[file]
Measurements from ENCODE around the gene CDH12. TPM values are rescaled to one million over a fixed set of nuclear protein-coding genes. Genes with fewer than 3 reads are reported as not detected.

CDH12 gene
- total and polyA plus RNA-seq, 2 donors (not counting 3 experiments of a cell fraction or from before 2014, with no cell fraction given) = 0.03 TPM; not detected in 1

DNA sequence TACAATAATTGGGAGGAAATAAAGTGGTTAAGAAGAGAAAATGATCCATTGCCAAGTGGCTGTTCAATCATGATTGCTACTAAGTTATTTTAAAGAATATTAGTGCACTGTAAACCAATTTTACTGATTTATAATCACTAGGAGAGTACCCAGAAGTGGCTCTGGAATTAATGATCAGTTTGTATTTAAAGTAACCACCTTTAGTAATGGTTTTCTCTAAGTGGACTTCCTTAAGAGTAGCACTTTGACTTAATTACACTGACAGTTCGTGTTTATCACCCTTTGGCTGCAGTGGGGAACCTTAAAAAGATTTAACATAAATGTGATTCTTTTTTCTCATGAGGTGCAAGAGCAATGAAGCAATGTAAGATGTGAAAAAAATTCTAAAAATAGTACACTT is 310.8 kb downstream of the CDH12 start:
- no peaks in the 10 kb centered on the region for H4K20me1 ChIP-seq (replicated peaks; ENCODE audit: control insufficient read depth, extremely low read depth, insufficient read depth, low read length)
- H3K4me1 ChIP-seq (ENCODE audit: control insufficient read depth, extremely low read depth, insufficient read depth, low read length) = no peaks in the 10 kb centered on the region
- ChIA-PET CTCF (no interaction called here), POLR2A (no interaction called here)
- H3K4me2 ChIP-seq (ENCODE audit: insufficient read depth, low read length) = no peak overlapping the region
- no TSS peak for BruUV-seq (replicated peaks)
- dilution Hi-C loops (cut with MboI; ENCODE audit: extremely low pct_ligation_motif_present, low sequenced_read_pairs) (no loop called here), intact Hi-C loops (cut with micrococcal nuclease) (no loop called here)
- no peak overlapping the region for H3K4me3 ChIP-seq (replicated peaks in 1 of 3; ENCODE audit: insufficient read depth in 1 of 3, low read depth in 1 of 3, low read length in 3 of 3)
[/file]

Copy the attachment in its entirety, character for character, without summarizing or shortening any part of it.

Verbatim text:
Measurements from ENCODE around the gene CDH12. TPM values are rescaled to one million over a fixed set of nuclear protein-coding genes. Genes with fewer than 3 reads are reported as not detected.

CDH12 gene
- total and polyA plus RNA-seq, 2 donors (not counting 3 experiments of a cell fraction or from before 2014, with no cell fraction given) = 0.03 TPM; not detected in 1

DNA sequence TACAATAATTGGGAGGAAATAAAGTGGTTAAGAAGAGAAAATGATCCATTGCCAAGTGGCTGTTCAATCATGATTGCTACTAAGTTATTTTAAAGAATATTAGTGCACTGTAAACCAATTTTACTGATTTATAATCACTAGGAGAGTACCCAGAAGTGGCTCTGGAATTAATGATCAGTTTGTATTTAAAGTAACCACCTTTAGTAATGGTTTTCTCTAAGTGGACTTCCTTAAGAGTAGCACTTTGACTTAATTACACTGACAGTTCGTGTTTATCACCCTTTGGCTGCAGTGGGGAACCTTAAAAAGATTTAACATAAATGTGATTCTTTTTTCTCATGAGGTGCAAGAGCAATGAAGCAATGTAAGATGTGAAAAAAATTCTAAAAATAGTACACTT is 310.8 kb downstream of the CDH12 start:
- no peaks in the 10 kb centered on the region for H4K20me1 ChIP-seq (replicated peaks; ENCODE audit: control insufficient read depth, extremely low read depth, insufficient read depth, low read length)
- H3K4me1 ChIP-seq (ENCODE audit: control insufficient read depth, extremely low read depth, insufficient read depth, low read length) = no peaks in the 10 kb centered on the region
- ChIA-PET CTCF (no interaction called here), POLR2A (no interaction called here)
- H3K4me2 ChIP-seq (ENCODE audit: insufficient read depth, low read length) = no peak overlapping the region
- no TSS peak for BruUV-seq (replicated peaks)
- dilution Hi-C loops (cut with MboI; ENCODE audit: extremely low pct_ligation_motif_present, low sequenced_read_pairs) (no loop called here), intact Hi-C loops (cut with micrococcal nuclease) (no loop called here)
- no peak overlapping the region for H3K4me3 ChIP-seq (replicated peaks in 1 of 3; ENCODE audit: insufficient read depth in 1 of 3, low read depth in 1 of 3, low read length in 3 of 3)